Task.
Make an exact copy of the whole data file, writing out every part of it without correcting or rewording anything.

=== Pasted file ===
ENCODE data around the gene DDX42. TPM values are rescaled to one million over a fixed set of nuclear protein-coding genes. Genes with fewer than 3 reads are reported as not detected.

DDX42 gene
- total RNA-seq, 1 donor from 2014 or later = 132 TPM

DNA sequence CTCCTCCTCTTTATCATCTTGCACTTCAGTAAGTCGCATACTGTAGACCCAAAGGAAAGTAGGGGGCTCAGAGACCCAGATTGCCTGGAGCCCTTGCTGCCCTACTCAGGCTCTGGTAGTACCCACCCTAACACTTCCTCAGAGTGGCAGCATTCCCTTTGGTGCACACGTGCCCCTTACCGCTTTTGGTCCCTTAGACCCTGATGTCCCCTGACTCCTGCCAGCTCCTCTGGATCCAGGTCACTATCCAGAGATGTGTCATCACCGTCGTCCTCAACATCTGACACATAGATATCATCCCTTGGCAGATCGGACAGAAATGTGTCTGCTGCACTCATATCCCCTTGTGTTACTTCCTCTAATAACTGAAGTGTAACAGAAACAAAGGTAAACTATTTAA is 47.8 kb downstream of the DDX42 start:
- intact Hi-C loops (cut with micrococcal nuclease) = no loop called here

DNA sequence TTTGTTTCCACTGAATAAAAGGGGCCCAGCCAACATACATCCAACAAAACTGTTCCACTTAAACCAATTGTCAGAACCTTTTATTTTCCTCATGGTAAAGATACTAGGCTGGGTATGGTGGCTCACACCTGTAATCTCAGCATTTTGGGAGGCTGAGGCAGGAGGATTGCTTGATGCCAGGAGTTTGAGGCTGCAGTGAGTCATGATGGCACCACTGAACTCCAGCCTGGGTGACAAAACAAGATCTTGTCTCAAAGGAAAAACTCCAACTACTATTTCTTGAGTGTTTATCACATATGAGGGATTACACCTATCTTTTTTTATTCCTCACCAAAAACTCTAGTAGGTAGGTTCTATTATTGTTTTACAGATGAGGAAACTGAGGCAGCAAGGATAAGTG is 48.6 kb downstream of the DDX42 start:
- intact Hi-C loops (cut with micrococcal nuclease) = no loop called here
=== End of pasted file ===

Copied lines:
ENCODE data around the gene DDX42. TPM values are rescaled to one million over a fixed set of nuclear protein-coding genes. Genes with fewer than 3 reads are reported as not detected.

DDX42 gene
- total RNA-seq, 1 donor from 2014 or later = 132 TPM

DNA sequence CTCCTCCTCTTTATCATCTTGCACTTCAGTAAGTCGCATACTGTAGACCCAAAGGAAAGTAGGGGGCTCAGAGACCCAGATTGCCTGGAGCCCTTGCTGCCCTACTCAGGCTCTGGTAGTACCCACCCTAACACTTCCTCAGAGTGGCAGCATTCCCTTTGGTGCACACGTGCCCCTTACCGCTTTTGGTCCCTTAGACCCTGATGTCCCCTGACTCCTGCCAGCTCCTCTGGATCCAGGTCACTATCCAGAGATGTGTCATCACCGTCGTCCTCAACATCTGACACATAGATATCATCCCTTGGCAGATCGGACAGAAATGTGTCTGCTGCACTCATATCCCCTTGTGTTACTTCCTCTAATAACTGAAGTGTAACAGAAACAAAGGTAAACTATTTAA is 47.8 kb downstream of the DDX42 start:
- intact Hi-C loops (cut with micrococcal nuclease) = no loop called here

DNA sequence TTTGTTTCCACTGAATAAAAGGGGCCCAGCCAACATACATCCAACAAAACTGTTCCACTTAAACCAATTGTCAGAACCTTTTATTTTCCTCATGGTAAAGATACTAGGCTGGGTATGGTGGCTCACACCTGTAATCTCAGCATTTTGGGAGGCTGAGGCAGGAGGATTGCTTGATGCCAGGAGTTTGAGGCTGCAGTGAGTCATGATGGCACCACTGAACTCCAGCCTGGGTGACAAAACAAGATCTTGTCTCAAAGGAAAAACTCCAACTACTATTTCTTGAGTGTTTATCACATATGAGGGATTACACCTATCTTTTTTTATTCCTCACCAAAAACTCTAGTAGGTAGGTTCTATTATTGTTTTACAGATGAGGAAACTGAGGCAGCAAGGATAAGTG is 48.6 kb downstream of the DDX42 start:
- intact Hi-C loops (cut with micrococcal nuclease) = no loop called here